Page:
macOS (formerly Mac OS X)

The modern Mac operating system is now termed macOS, after an entire generation of OS X and its many variants (10.1, 10.2, and the current 10.4) having initially been given feline code names - Cheetah, Jaguar, Panther, Tiger, Leopard, these days turned into grander monikers like El Capitan, Sierra, etc.

It is essentially a current-day version of NeXTSTEP with the Aqua interface wrapped around it - that is to say, a BSD-like UNIX system running on top of the Mach microkernel.

The best currently available online reference to its internals is Amit Singh's What Is Mac OS X?, which I recommend heartily to anyone coming from mainstream UNIX systems like Linux and BSD - it explains most of the rationale and heritage of Mac OS X in a exceptionally clear and well written fashion, and draws appropriate comparisons as it goes along.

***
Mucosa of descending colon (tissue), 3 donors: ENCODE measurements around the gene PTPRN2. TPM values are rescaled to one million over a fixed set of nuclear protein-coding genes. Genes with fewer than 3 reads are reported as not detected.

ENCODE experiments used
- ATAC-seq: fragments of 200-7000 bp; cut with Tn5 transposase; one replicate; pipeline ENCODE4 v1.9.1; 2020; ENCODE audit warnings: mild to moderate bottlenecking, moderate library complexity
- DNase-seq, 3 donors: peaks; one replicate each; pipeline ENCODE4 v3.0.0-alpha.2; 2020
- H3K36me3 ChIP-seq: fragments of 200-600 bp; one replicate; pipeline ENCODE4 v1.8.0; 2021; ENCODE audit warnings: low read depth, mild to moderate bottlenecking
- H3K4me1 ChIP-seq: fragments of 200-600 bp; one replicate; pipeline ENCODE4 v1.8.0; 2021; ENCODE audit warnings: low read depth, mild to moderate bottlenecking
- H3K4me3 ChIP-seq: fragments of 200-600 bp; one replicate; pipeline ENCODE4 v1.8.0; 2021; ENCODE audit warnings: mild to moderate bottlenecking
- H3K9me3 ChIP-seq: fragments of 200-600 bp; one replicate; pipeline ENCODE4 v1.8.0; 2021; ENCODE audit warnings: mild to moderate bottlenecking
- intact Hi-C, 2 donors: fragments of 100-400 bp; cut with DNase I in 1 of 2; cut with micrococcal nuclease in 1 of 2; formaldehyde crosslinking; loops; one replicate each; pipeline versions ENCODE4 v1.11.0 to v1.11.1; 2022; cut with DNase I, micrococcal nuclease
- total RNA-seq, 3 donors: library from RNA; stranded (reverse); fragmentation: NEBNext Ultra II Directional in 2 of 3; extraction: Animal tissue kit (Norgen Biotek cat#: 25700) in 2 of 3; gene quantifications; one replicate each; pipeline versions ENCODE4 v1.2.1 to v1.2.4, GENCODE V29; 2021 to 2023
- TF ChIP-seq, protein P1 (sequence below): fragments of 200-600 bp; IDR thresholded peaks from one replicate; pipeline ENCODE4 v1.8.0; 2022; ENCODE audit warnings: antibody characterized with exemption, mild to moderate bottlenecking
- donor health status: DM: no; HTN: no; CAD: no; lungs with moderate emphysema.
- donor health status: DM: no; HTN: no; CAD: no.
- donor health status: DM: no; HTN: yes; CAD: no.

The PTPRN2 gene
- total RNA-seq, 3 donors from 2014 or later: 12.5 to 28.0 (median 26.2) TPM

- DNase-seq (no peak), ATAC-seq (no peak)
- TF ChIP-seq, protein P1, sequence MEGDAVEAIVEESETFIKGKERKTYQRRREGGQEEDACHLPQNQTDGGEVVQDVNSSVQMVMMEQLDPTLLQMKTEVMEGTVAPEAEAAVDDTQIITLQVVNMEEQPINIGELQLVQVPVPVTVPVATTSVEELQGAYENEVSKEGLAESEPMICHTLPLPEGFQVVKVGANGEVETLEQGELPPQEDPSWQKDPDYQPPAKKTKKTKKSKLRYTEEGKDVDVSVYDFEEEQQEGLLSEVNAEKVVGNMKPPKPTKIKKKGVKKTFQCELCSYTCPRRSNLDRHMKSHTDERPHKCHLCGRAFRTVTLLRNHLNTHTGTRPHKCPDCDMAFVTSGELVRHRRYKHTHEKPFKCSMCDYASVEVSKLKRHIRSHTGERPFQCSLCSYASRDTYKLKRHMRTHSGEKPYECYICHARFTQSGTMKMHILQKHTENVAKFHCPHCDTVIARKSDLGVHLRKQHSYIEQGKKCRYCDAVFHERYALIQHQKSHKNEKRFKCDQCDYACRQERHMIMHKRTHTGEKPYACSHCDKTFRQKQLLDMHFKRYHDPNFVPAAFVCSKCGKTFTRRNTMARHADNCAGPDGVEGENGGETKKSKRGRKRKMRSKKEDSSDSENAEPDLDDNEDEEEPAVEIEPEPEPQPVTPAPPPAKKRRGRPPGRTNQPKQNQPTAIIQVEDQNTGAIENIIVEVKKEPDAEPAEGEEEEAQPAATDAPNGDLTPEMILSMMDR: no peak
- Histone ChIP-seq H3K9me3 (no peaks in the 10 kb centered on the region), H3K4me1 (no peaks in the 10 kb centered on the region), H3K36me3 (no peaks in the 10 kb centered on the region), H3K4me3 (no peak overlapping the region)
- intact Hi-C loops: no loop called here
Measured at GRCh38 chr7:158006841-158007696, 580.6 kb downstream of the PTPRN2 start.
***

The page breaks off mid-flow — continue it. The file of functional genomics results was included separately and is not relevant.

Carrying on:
Amit has also recently published a must-have book on Mac OS X, and made available a vastly extended version of its initial chapter covering Mac OS X's precursors and history.

O'Reilly also has a great book for people coming to Mac OS X from other UNIXes called Mac OS X for Unix Geeks:






Mach and Mach-O

Neat Stuff:

This page is referenced in: